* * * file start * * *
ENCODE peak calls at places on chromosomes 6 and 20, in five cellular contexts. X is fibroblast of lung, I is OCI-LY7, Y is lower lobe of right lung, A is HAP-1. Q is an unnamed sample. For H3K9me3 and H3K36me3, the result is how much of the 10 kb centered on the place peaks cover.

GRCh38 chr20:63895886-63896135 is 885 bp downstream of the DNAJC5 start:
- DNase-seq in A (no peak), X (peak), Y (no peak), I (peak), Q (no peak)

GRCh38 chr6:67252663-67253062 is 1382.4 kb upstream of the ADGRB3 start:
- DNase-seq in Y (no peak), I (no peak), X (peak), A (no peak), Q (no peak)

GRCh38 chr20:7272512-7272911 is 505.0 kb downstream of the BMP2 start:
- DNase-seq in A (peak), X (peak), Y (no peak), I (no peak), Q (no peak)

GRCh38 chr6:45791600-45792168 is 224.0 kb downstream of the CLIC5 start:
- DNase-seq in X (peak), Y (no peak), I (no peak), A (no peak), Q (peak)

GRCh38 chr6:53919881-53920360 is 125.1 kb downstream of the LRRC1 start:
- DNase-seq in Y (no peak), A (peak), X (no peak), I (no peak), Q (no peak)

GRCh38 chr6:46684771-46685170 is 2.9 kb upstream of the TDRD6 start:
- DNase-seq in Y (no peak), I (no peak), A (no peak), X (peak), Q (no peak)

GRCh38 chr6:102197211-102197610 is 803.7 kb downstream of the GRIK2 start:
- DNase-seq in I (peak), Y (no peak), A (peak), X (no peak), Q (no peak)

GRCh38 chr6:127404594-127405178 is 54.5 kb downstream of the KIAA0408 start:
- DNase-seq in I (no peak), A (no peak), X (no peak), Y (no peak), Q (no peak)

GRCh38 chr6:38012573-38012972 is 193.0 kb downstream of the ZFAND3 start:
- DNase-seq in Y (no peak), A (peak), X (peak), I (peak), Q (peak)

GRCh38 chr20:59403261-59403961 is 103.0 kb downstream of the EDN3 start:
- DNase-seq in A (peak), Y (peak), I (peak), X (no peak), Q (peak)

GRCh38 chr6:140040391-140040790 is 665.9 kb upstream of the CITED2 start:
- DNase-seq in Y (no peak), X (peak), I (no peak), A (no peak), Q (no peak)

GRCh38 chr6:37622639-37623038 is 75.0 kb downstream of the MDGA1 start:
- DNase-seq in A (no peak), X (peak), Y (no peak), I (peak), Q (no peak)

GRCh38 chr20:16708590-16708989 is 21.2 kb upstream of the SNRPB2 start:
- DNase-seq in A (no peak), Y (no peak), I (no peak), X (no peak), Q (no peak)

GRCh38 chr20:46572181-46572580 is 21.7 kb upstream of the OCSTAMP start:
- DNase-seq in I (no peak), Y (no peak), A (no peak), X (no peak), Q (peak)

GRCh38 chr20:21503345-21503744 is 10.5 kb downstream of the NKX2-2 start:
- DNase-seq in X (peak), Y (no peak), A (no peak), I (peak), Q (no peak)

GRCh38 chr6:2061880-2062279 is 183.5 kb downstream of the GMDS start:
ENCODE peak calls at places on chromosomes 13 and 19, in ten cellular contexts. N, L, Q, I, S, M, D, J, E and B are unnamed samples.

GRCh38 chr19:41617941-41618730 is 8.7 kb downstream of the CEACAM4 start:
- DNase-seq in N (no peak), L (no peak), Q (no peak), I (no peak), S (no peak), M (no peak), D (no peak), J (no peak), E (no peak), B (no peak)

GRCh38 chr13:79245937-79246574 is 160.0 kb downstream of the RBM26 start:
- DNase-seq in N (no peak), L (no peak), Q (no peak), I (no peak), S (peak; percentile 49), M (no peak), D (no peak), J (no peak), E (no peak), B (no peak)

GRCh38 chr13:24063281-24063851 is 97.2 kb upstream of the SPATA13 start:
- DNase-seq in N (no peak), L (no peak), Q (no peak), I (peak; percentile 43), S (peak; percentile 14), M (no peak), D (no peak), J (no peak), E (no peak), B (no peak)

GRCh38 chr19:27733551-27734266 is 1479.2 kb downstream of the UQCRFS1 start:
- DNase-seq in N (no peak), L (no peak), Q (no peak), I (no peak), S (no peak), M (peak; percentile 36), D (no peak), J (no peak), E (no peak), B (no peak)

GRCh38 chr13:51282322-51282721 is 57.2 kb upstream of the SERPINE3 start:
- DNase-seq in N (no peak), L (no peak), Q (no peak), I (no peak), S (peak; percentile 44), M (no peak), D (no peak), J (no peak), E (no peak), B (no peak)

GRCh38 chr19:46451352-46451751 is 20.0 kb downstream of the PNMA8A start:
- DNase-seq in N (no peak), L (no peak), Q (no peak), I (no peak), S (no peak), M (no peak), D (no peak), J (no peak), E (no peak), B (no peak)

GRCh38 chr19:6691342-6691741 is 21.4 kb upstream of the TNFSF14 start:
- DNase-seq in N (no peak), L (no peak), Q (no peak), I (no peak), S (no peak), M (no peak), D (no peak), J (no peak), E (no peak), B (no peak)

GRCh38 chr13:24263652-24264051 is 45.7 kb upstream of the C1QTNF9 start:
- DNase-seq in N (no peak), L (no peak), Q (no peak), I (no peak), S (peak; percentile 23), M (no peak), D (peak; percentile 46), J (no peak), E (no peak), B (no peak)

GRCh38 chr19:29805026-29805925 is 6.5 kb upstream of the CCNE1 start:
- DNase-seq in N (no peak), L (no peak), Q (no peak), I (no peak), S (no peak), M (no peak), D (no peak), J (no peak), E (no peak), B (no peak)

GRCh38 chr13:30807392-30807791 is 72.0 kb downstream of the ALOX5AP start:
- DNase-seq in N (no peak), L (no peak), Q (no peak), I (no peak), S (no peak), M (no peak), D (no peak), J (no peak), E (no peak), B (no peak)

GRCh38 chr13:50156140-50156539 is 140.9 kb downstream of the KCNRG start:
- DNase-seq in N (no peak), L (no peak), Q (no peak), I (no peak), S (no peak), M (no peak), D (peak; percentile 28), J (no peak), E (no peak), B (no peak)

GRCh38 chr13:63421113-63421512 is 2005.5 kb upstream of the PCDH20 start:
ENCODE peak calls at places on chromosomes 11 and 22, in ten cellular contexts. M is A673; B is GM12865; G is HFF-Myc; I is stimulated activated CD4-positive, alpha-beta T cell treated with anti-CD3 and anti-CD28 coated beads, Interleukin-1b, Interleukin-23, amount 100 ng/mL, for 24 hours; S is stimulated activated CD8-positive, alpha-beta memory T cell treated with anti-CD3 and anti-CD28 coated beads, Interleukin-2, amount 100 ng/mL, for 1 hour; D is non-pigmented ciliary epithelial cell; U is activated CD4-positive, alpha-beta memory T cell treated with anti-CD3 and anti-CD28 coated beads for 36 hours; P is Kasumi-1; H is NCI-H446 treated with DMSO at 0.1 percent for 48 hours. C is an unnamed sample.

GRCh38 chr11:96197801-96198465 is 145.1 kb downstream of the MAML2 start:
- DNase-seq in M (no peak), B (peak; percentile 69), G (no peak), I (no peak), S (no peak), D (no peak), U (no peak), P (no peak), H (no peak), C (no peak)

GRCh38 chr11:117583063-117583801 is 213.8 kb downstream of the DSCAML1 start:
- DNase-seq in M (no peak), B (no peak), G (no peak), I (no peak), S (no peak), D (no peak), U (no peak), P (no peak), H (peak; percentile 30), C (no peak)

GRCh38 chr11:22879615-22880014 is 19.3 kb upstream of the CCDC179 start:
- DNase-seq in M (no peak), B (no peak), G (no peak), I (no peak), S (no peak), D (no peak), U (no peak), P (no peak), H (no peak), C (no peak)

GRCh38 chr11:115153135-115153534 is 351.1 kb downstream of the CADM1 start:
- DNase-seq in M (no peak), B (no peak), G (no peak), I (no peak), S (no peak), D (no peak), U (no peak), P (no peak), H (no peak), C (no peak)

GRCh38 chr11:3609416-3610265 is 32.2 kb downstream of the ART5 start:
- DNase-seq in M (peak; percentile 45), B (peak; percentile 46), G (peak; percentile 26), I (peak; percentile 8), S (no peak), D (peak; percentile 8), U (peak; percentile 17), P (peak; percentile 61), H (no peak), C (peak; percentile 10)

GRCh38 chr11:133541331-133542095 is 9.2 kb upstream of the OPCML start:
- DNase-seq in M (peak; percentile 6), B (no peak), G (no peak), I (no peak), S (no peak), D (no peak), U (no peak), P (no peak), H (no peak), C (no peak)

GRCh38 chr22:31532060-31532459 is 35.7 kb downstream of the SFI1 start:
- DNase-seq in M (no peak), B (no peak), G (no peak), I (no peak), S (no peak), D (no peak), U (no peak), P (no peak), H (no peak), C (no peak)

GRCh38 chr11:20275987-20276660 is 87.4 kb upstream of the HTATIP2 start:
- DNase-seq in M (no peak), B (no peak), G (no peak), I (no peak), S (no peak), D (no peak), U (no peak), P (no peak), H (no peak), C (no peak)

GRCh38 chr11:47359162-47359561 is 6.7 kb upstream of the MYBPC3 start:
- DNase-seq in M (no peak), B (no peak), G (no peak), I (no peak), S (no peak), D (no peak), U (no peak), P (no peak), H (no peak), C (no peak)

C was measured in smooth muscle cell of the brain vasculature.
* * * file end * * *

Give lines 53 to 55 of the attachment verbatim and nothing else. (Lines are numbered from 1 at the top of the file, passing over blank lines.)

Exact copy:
- DNase-seq in N (no peak), L (no peak), Q (no peak), I (no peak), S (no peak), M (no peak), D (no peak), J (no peak), E (no peak), B (no peak)

GRCh38 chr13:50156140-50156539 is 140.9 kb downstream of the KCNRG start:
- DNase-seq in N (no peak), L (no peak), Q (no peak), I (no peak), S (no peak), M (no peak), D (peak; percentile 28), J (no peak), E (no peak), B (no peak)